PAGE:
3. Professor Shibazaki’s current research and activities
  4. Professor Shibazaki’s handmade washi paper

 
Washi paper has been deeply entwined with traditional Japanese lighting since Edo period (1603 – 1868). By using various techniques and materials, such as gold/silver leaf and mica, each washi-made lantern exhibits a unique beauty as light passes through its translucent surface, illuminating the darkness. This lecture explores the application of washi paper in traditional lighting, Professor Shibazaki’s artwork, and the diversity of handmade Japanese paper.
 

In cooperation with

  • Prof. Koji Shibazaki, Department of Design and Craft, Aichi University of the Arts
  • International Origami Center
  • WA art Gallery
  • Cut gold leaf artist, Mikako Suzuki 
  • Calligrapher, Mohri Suzuki 
  • Traditional origami artist, Hiromi Watabe
  • Traditional origata artist, Kasui Arima
  • Washi Doll artist, Kiyoharu Uchiumi

 

Supported by

  • Aichi University of the Arts
  • Toyota City
  • Paper Museum
  • On-hyougu, Den

 

Coordinator 

  • WA Art Gallery 

Hirado Egg-shell Ware & Mikawachi Porcelain of Japan  - 400 Yeas and Beyond

 
Period

June 23 - July 20

Location

NY NIPPON CLUB

145 W 57th St, New York, NY 10019

  • Organized by The Nippon Club
  • Sponsored by the J.C.C. Fund (the Japanese Chamber of Commerce and Industry of New York)
  • With support from The Japan Foundation, New York, Nagasaki Prefecture, Sasebo City and Mikawachi Pottery Industries Co-operative Association
  • In collaboration with Gokogama, Koungama, Kasengama, Nagasaki Museum of History and Culture  Chief curator Hisako Matsushita, Ayatakado, WA art Gallery, TV (NCC, NHK)
  • Supervisor: the 13th Hirado Tousyo
  • Art Coordinator: Shoko Hayashi

 
Mikawachi was the capital of pottery as well as the fiefdom of Hirado domain. The wares produced in the Edo period (1603-1868) are called Hirado ware, while the wares produced after the Meiji period (1868-1912) are called Mikawachi ware today. The first Hirado Tousyo was appointed by the feudal lord of Hirado to establish the feudal kiln in 1637. Under the protection of the Hirado feudal administration, Hirado ware was significantly developed and prized as presentation wares for the shogun, the emperor and their families.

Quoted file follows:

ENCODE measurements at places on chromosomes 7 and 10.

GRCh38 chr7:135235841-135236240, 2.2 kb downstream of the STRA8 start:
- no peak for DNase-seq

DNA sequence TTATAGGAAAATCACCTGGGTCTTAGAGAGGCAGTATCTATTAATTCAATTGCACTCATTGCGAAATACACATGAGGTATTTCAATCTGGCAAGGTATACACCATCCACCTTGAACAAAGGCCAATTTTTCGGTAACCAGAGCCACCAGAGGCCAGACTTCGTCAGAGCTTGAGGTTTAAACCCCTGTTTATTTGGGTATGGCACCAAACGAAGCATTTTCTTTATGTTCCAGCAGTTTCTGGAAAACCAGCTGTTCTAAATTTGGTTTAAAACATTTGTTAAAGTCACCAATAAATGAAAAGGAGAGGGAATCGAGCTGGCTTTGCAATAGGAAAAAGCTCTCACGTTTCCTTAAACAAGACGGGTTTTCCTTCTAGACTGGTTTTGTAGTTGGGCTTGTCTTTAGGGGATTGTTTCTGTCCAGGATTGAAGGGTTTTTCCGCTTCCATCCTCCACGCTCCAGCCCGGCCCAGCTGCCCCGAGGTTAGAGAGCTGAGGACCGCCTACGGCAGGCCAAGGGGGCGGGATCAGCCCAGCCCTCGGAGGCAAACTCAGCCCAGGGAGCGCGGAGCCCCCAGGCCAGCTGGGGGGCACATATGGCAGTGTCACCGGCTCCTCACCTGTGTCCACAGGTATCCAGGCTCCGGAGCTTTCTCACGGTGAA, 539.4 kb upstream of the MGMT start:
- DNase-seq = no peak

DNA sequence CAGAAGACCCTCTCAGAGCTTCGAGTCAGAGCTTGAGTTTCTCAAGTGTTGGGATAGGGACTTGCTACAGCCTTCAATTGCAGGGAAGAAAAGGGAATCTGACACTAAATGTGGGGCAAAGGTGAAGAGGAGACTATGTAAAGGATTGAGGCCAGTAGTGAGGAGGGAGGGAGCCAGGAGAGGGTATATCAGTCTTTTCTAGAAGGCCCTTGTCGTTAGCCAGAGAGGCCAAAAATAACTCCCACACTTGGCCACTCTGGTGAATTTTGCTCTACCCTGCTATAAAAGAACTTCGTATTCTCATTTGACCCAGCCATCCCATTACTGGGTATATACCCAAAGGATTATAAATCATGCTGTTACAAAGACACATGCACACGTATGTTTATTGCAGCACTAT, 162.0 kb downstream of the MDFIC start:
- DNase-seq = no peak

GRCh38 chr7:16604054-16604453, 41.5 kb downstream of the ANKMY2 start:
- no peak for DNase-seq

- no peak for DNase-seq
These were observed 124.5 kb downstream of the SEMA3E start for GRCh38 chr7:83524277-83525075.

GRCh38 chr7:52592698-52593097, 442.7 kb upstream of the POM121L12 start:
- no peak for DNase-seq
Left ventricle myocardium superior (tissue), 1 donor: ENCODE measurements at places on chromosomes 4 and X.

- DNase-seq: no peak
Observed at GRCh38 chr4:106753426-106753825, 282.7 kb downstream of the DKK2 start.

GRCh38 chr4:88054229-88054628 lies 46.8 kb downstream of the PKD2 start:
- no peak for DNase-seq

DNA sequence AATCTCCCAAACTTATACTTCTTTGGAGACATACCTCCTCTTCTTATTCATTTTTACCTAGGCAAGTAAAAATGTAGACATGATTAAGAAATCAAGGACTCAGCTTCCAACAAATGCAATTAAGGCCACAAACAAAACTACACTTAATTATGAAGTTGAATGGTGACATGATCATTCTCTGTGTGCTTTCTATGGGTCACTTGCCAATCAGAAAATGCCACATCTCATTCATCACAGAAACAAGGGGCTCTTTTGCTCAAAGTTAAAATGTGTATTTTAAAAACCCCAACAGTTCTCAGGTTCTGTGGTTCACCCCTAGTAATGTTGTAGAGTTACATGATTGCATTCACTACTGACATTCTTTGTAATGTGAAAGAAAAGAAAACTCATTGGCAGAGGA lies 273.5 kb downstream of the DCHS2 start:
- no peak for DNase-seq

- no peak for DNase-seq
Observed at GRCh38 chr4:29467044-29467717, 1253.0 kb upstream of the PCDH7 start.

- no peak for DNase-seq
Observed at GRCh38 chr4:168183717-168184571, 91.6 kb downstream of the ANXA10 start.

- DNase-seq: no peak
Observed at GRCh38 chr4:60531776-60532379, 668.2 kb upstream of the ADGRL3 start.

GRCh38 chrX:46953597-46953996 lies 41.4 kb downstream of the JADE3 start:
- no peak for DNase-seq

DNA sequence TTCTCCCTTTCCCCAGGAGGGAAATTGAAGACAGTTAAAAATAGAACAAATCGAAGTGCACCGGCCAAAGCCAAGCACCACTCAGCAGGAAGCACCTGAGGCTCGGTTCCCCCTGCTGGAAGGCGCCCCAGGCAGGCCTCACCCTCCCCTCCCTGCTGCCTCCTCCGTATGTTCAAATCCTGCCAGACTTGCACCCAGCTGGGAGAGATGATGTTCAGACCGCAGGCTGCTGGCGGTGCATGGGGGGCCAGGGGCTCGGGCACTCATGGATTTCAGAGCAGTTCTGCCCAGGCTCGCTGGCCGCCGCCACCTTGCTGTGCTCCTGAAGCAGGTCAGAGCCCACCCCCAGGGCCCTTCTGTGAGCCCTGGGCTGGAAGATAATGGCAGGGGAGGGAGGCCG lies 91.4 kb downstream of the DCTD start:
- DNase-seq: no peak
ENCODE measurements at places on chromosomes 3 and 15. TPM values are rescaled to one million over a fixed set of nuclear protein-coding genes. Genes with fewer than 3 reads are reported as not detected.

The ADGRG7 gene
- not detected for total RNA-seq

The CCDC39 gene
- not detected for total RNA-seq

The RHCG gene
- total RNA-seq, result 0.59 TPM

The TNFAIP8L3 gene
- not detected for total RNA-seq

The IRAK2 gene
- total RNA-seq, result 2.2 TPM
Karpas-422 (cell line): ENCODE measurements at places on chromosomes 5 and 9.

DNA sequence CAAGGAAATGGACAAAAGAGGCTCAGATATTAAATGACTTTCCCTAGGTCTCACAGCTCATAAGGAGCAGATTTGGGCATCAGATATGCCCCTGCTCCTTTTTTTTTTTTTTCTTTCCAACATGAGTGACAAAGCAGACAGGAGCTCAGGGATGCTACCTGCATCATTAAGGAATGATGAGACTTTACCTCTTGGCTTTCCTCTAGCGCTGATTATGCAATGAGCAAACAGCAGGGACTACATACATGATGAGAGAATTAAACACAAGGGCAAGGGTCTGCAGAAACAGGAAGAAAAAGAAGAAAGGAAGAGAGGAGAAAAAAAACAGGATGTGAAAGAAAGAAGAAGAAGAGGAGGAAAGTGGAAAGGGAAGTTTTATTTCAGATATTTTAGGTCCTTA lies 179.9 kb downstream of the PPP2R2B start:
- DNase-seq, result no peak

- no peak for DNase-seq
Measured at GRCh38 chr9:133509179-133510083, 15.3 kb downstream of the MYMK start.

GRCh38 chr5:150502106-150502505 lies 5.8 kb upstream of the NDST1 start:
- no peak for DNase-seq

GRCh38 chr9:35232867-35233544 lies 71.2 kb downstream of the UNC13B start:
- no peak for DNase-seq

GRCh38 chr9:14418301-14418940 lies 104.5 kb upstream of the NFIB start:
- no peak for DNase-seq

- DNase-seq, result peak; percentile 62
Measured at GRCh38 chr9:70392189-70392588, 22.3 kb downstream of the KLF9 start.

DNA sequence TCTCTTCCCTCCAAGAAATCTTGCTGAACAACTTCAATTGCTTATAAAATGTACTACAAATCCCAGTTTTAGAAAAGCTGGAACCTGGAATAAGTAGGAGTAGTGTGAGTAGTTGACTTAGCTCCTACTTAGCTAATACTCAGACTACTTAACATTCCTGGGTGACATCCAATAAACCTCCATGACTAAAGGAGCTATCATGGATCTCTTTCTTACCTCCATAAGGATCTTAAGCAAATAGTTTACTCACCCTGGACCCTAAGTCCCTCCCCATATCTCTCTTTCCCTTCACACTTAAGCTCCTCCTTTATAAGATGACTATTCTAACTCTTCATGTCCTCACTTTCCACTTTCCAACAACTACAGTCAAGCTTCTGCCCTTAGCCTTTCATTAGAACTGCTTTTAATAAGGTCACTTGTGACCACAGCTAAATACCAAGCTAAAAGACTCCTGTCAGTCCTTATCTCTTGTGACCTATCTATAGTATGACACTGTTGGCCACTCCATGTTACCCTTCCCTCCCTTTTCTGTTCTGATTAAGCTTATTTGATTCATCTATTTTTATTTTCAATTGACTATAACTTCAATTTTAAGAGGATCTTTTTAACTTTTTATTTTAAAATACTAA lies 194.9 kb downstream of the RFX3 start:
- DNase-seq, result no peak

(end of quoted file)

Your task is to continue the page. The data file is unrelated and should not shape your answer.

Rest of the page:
The sophisticated underglaze cobalt blue painted on the pure white porcelains, the openwork in wickerwork designs, the relief decorations called “Okiage”, and the thin-walled porcelains can be seen only in Mikawachi ware. Above all, extremely thin and lightweight porcelain wares called “eggshell wares” weighing only 30 grams amazed Europeans, and became widely popular as one of the thinnest wares in the world. Around 1900, however, the potters in Mikawachi were giving up making eggshell porcelain along with the change in demand, and eventually the production methods were lost.
 
About 100 years have passed since then, and the name “Hirado Tousyo” has been handed down for 13 generations since 1637 when the history of Mikawachi started as the official production site of Hirado ware. Gakuei Fujimoto, the thirteenth generation of Hirado Tousyo, focused on the high level of the lost production method of eggshell ware and its quality. He identified the materials, forming and firing techniques through countless tests and researches and, in 2006, he finally revived the eggshell porcelain.
 
In this exhibition, we would like to introduce the history of Mikawachi ware and the fascination of eggshell ware through the old resources and antique porcelains, and additionally the productions created by modern potters representing today’s Mikawachi. Especially the draft design of an antique porcelain (the actual porcelain of the draft design is currently preserved in The Metropolitan Art Museum), elaborate patterns painted on the eggshell wares in the 19th century, the vintage name board displayed during the export age, and the modern production methods of eggshell wares which are restored by Fujimoto, who walked around Hario island by himself to find out the materials, and also analyzed the ancient documents in several museums are absolutely well worth watching.  Through the modern Mikawachi wares, which observe the long tradition but also develop a new individuality by researching the production method in East Asia, you will experience the polished skill and passion of modern potters of Mikawachi.